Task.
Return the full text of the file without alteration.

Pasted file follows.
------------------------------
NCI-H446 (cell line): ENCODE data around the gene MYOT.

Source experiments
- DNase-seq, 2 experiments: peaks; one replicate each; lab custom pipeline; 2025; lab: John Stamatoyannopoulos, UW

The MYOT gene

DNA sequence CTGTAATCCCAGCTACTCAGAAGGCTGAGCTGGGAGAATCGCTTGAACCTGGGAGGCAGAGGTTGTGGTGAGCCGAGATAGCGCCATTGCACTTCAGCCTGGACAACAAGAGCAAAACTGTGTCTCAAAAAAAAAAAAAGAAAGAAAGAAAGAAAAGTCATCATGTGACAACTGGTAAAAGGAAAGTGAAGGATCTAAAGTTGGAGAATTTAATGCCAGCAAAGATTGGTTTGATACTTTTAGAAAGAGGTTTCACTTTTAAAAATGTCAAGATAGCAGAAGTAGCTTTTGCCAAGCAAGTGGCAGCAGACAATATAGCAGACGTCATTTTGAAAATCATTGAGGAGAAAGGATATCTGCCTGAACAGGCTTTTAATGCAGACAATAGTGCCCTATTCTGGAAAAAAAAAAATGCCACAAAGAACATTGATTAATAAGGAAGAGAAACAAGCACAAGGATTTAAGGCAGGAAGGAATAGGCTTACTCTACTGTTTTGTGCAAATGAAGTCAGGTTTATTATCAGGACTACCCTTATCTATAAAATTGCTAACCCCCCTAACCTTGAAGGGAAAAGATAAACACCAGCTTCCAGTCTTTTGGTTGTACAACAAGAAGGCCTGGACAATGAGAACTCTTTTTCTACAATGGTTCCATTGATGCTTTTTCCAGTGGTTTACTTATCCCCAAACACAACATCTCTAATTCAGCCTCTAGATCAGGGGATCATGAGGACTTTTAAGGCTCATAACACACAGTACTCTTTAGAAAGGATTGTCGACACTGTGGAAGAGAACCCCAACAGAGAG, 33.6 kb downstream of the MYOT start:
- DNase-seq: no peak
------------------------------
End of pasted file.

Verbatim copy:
NCI-H446 (cell line): ENCODE data around the gene MYOT.

Source experiments
- DNase-seq, 2 experiments: peaks; one replicate each; lab custom pipeline; 2025; lab: John Stamatoyannopoulos, UW

The MYOT gene

DNA sequence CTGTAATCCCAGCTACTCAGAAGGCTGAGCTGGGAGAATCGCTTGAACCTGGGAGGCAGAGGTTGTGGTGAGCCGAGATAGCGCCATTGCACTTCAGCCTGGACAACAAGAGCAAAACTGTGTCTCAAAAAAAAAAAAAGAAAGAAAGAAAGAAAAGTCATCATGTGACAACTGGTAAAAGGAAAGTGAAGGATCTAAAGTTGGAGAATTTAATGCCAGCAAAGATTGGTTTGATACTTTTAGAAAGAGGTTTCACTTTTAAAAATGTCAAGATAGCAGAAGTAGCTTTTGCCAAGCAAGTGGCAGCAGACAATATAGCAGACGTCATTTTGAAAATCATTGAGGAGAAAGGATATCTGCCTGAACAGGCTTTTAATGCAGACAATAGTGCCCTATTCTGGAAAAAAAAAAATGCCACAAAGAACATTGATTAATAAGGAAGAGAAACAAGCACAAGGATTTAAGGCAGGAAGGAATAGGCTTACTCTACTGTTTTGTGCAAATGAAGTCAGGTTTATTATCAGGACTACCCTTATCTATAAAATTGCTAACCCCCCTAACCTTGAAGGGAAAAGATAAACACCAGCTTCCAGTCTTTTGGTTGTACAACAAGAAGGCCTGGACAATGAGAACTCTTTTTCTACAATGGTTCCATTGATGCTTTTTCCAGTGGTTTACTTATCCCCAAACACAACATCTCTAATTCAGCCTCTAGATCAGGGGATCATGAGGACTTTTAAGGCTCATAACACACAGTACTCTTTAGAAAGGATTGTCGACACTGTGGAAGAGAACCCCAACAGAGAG, 33.6 kb downstream of the MYOT start:
- DNase-seq: no peak